The performances are all strong. Many of the characters hardly have a line, such as Vermeer himself, played by Colin Firth, or his daughter Cornelia and yet they have huge impact. Of particular note is the titular character. This film was the last before Scarlett Johansson bought into the hype that she was a Siren. She managed to be the beguiling center of this film, coming across as both genuine and innocent. Frankly since, I’ve found her overbearing, snobby, only mildly attractive and often just distracting in her portrayals. But in this film she is seamless in her involvement. Perhaps one day she’ll find this center again.
While based on accepted facts about Vermeer and his life, the story itself is posited from the sensual and somewhat frightened look from the servant in the painting that lends its title to the film. That one frozen moment, in itself a fiction created by the painter, spawned a shadow backstory as a book which was then transmuted into the film. The levels of meta around this are mind-boggling!
As a side note, while well-known, only a handful of paintings exist today that are attributed to Vermeer. Many haven’t even been available to the public viewing for years; they were locked away, until a recent tour I was fortunate enough to see, while their home museum in Holland was being rebuilt. Watching this film was like diving into those paintings and getting to wallow around in the events that spawned them. Though I’m sorry I waited so long to see this film, in some ways, having now seen the paintings up close, I think I got all the more out of it.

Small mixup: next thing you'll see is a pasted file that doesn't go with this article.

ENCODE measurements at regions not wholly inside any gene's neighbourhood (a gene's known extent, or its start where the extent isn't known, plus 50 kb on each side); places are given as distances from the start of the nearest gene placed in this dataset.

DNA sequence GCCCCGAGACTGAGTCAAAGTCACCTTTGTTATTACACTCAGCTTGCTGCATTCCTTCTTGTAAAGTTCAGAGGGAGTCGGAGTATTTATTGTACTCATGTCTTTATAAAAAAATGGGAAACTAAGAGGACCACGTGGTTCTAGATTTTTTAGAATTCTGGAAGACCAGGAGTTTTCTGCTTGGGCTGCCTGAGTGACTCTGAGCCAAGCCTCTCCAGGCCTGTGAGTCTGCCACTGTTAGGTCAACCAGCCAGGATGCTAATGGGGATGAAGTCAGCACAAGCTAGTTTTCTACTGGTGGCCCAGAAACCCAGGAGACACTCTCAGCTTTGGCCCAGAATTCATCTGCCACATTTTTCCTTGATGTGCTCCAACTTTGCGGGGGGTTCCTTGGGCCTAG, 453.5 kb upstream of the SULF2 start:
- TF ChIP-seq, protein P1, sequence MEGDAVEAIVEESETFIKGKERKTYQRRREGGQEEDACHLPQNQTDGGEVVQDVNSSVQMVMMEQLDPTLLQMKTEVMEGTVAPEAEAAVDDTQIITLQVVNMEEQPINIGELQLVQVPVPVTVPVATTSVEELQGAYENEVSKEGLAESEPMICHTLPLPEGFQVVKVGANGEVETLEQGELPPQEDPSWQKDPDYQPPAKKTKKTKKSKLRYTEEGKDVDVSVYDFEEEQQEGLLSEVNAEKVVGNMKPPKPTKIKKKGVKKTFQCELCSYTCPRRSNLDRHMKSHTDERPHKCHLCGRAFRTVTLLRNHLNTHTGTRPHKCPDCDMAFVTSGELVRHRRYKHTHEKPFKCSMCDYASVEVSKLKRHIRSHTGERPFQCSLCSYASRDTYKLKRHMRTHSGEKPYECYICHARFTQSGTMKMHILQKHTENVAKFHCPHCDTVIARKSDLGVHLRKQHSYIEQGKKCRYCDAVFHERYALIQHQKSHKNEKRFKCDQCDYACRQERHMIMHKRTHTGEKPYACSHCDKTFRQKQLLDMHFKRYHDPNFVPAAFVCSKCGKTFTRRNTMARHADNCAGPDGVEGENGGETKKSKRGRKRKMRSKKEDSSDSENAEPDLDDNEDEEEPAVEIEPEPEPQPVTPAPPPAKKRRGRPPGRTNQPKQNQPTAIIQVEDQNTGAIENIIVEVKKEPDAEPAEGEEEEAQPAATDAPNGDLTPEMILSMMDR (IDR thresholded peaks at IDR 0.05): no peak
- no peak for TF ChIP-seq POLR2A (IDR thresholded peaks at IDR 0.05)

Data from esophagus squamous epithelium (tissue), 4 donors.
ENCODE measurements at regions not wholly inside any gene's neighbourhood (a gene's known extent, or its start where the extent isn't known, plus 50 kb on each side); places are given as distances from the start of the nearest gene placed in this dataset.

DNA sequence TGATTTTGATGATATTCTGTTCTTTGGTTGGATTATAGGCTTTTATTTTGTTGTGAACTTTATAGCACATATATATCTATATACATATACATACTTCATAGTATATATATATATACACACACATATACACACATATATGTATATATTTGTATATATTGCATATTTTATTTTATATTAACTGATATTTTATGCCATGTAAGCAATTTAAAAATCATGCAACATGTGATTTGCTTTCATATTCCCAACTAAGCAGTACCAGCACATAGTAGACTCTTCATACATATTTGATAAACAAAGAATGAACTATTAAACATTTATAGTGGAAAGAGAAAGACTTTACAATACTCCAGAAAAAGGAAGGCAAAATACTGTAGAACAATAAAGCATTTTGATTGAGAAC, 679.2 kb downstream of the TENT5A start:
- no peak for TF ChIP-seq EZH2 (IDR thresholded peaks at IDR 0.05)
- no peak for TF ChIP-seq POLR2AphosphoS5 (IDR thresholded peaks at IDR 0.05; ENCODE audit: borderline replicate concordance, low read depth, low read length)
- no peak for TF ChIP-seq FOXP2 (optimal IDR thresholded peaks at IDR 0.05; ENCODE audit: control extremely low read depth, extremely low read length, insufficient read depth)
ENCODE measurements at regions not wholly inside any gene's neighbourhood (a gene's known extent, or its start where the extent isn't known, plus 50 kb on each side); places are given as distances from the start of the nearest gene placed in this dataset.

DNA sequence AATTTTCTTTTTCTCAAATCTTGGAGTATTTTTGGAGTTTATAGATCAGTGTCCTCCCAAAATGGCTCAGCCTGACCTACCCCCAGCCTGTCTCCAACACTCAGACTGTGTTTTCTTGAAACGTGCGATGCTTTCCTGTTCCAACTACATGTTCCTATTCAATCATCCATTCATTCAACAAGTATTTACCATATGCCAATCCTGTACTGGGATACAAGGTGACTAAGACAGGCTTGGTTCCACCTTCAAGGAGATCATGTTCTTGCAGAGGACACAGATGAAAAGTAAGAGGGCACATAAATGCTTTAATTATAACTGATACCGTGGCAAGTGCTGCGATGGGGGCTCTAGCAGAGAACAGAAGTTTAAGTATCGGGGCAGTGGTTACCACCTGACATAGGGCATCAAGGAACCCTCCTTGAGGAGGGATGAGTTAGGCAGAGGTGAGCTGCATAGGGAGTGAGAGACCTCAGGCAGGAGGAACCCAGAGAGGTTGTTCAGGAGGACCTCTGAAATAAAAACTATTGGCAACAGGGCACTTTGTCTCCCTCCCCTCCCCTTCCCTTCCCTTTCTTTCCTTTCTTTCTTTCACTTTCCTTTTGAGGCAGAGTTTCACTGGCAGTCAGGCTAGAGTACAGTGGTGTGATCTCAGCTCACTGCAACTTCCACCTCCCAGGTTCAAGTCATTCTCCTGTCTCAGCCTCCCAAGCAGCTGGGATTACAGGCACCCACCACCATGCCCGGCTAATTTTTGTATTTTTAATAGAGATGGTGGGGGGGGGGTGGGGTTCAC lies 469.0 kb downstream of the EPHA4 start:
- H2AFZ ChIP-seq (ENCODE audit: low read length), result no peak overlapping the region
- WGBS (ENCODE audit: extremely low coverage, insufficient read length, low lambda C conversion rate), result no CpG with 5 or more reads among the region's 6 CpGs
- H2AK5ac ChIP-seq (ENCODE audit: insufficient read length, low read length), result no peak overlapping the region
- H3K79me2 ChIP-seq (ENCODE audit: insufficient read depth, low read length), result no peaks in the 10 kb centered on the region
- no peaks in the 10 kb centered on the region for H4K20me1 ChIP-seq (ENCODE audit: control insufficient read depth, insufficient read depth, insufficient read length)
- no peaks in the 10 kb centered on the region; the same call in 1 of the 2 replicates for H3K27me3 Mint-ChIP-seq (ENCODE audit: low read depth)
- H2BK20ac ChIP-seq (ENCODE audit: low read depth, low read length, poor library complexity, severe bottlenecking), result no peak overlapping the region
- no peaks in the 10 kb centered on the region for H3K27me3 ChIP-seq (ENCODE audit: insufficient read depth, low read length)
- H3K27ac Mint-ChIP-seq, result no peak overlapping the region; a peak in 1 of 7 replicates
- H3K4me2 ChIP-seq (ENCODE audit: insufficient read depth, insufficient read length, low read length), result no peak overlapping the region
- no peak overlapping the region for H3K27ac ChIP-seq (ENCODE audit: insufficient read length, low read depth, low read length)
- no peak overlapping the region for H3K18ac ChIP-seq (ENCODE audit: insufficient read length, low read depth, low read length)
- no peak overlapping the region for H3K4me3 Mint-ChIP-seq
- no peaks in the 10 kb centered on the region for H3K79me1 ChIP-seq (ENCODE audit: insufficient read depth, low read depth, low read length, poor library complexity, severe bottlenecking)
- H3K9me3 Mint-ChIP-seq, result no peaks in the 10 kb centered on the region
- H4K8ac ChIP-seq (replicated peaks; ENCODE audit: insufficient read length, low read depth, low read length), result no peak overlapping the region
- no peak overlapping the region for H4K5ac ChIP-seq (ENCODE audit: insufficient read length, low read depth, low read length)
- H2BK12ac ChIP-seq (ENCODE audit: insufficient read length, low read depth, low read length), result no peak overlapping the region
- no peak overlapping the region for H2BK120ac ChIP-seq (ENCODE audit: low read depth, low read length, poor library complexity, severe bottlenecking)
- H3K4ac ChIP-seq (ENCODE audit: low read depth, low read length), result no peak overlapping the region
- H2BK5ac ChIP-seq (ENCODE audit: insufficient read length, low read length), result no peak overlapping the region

There are a couple ways to approach this movie, but neither is particularly satisfying.
The first is as an historical suspense-thriller. Frankly, while the elements of the design and locations seem accurate enough, the pacing is just a little off for this kind of film. If you like historical drama, or just like Sean Bean (which is more than enough for a friend of mine to show up), you’ll probably find this mildly diverting. There are even some nice medieval slaughters to watch, though they aren’t the best filmed for my taste. I’m not a fan of quick-cut, shaky-cam approach that attempts to reproduce chaos, but only makes it very hard to see the action.
The other is to see it as both reflection on faith and moral tale. I think it probably succeeds better at this aspect and it has some effectively chilling and sad moments. But again, the pacing and the script just aren’t impactful enough to throughout to pay-off the ending, which is the whole point of the film.
It isn’t that the film doesn’t have its moments nor that any of the performances are lacking–I thought the cast, many of whom you’d recognize, did a great job; especially Eddie Redmayne (whom I’d seen recently in Glorious 39 acquitted himself well again–though I’d like to see him in a film I really like soon) who had the hardest path to trace. And John Lynch provides a very different character than his Sliding Doors appearance. And Sean Bean is, well, Sean Bean; sorry, he’s always good, but he doesn’t get me to a movie as I just see the same character over and over. Even the attempt to show the 1300’s in all their grimy glory was fairly successful. But the 99 minutes of story felt much more like 120, which leaves me with less than a good impression of the director and editor.
I won’t be back to watch this film again. I didn’t feel abused having seen it, but given the subject matter, I would have liked more. I think, perhaps, this would have made a great short story, but expanded to the screen it was overtaxed in its meaning.
Art, writing, life explained… or at least commented upon…